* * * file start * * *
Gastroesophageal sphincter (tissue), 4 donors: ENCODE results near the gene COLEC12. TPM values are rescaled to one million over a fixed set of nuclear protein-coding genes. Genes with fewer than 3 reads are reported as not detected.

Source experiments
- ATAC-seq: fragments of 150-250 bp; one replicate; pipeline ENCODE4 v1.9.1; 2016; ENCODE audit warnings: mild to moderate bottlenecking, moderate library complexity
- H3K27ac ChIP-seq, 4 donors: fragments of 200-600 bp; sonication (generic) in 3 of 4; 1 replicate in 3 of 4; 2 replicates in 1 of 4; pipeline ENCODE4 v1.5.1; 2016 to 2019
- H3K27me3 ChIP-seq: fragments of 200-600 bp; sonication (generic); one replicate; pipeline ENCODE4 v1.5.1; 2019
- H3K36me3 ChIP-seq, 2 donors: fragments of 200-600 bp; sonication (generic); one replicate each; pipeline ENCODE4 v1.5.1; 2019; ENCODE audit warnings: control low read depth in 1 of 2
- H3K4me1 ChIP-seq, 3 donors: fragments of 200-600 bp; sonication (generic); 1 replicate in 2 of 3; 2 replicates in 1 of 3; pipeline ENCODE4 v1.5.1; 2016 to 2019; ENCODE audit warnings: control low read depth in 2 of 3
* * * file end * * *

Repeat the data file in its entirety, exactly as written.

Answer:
Gastroesophageal sphincter (tissue), 4 donors: ENCODE results near the gene COLEC12. TPM values are rescaled to one million over a fixed set of nuclear protein-coding genes. Genes with fewer than 3 reads are reported as not detected.

Source experiments
- ATAC-seq: fragments of 150-250 bp; one replicate; pipeline ENCODE4 v1.9.1; 2016; ENCODE audit warnings: mild to moderate bottlenecking, moderate library complexity
- H3K27ac ChIP-seq, 4 donors: fragments of 200-600 bp; sonication (generic) in 3 of 4; 1 replicate in 3 of 4; 2 replicates in 1 of 4; pipeline ENCODE4 v1.5.1; 2016 to 2019
- H3K27me3 ChIP-seq: fragments of 200-600 bp; sonication (generic); one replicate; pipeline ENCODE4 v1.5.1; 2019
- H3K36me3 ChIP-seq, 2 donors: fragments of 200-600 bp; sonication (generic); one replicate each; pipeline ENCODE4 v1.5.1; 2019; ENCODE audit warnings: control low read depth in 1 of 2
- H3K4me1 ChIP-seq, 3 donors: fragments of 200-600 bp; sonication (generic); 1 replicate in 2 of 3; 2 replicates in 1 of 3; pipeline ENCODE4 v1.5.1; 2016 to 2019; ENCODE audit warnings: control low read depth in 2 of 3